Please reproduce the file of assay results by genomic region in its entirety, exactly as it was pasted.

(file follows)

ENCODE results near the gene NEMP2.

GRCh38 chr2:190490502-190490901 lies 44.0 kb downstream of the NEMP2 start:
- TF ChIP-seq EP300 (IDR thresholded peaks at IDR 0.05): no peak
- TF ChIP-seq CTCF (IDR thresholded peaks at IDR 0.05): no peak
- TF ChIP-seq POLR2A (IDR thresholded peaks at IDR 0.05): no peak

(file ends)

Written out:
ENCODE results near the gene NEMP2.

GRCh38 chr2:190490502-190490901 lies 44.0 kb downstream of the NEMP2 start:
- TF ChIP-seq EP300 (IDR thresholded peaks at IDR 0.05): no peak
- TF ChIP-seq CTCF (IDR thresholded peaks at IDR 0.05): no peak
- TF ChIP-seq POLR2A (IDR thresholded peaks at IDR 0.05): no peak